5 Relocation Mistakes and How to Avoid Them

A job offer landed in your inbox last week, the kind of once-in-a-lifetime, bank-account-boosting offer you’ve always wanted.

There’s only one hiccup. Accepting the job of your dreams would require you to complete a challenging, long-distance relocation in a very short period of time. The clock is ticking. You have to decide fast. How can you execute this move without making a big, critical mistake in the process?

The chances are, without proper planning and know-how, you might. As experienced long-distance movers, we’ve seen countless relocation errors. Often the consequences of these mistakes are costly, both financially and psychologically. We’ve outlined some of the most important and most common mistakes we see and explain how you can avoid them.

1. You Haven’t Adequately Researched Your New Location

Most people relocate because of their jobs. They entertain an offer, visit the desired new location, explore the areas and its culture, and look at neighborhoods and homes. If they have children, they’ll ask around about the best school systems. Then, once they’ve decided they’ll accept the job offer, they select a place to live based on their budget and the new home’s proximity to work.

Let’s check out what these people didn’t do during this seemingly thorough process. They didn’t examine the cost of living in different neighborhoods throughout the area. They didn’t do a commuting test run, driving from each potential new home to their new office. They didn’t network with other professionals their age or ask these local business people for their advice.

In other words, they didn’t sufficiently research their new location.

You can circumvent this issue by building a network of local contacts and calling them. Your relocation research shouldn’t be all internet-based. Facts and figures help you determine if you can afford to pay your mortgage in a new place. They can’t help you determine if you’ll fit in there and if your new life will run smoothly.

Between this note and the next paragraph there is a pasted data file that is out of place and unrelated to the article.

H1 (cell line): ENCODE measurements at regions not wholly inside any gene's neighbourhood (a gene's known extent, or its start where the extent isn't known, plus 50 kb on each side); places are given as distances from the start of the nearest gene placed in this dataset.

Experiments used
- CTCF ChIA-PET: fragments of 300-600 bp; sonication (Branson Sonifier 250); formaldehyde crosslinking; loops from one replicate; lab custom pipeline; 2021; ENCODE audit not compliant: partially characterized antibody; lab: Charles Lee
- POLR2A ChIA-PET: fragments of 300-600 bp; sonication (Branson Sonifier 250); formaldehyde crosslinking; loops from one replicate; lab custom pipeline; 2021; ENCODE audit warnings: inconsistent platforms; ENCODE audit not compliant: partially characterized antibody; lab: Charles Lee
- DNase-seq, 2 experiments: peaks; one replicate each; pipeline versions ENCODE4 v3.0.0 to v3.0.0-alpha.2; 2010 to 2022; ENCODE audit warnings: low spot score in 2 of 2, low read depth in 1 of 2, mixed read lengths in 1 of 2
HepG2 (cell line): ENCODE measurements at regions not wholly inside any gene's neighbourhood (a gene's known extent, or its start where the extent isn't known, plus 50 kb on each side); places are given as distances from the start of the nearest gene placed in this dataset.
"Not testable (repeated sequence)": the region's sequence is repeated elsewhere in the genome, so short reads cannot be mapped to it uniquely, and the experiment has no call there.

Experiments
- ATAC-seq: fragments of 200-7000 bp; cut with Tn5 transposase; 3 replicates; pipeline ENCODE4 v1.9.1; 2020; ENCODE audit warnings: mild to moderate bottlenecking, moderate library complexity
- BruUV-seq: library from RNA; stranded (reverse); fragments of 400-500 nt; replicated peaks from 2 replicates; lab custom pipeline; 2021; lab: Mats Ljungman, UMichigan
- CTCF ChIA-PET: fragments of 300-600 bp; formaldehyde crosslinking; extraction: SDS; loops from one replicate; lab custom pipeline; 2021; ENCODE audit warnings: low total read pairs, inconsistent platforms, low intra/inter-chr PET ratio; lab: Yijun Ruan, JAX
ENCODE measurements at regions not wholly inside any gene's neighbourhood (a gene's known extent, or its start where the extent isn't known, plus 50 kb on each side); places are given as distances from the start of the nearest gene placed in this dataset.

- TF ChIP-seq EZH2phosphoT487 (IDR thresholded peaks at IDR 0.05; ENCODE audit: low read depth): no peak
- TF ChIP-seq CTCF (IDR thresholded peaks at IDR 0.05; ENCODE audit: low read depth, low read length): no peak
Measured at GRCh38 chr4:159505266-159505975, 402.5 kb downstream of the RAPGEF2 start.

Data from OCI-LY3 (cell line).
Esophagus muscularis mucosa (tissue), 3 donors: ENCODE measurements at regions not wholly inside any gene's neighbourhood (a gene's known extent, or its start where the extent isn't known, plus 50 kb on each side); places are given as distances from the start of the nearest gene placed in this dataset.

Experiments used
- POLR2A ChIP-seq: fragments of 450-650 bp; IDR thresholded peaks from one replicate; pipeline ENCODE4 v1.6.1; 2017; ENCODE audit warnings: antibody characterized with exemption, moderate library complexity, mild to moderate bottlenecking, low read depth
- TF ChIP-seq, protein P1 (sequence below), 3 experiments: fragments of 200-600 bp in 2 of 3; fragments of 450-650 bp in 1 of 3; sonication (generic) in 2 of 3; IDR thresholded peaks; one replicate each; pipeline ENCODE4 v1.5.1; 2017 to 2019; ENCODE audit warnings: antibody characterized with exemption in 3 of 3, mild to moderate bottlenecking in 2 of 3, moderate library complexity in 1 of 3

2. You Didn’t Work With an Effective Realtor to Sell Your Home and Buy a New One

Many people find a realtor through a family member or a friend’s referral. However, not all referrals are completely trustworthy.

Instead of relying solely on a friend’s recommendation, choose a knowledgeable, effective realtor to help you sell your current home and buy a new one. If you go with someone less qualified, you may experience extraordinary delays in buying or selling your home.

Also, it’s not a good idea to try to sell your own home. It’s an exceptionally time-consuming, paperwork-laden process that should be left to the professionals.

3. You Didn’t Secure Temporary Housing in Between Locations

It’s rare that you can sell your home, buy another home, and experience a seamless transition when you need to move within a week or two. In most cases, you’ll need to find a place to live for a month or two while the transactions and corresponding paperwork process.

One of the biggest, most avoidable mistakes we see is when people overlook temporary housing. Hotel stays get expensive after a few weeks, and AirBnB rentals are generally limited to 29 days. Therefore, you should check local listings and talk to realtors about finding a short-term rental.

4. You Tried a DIY Relocation

DIY relocations have risks. Aside from the prohibitive costs, inefficient procedures, and potential injuries, DIY moves take a significant psychological toll on the person performing them.

You’ll literally spend hours gathering the packing materials you need, packing up your entire home, driving yourself and your belongings, and then unpacking your stuff. It will be labor-intensive and mentally strenuous.

Instead of adding stress to an already challenging relocation, hire professional movers to do the job for you. They can handle the workload and let you focus on settling into your new job.

5. You Underestimated the Commute to Your New Office or Overestimated Your Raise

Commutes and living costs have more value than the numbers we assign them. For example, you might be considering a job offer with a $20,000 raise. However, in addition to the relocation, the position could be located in an expensive city like San Francisco.

In order to afford living near your new job, you’d have to find a small home at least a half hour away. You’d also have to commute over an hour each way, five days a week. This commute takes a toll on your quality of life.

To avoid making this mistake, reexamine where you can live, how long your commute is, and whether or not you’d feel comfortable accepting more money for more time in the car.

Before you accept your new job offer, review our list of common relocation mistakes and how to avoid them. Remember that it’s more cost effective, safe, and efficient to hire a reputable moving service like Bekins Van Lines. We’re a one-stop shop with a wide array of household moving and international moving services.

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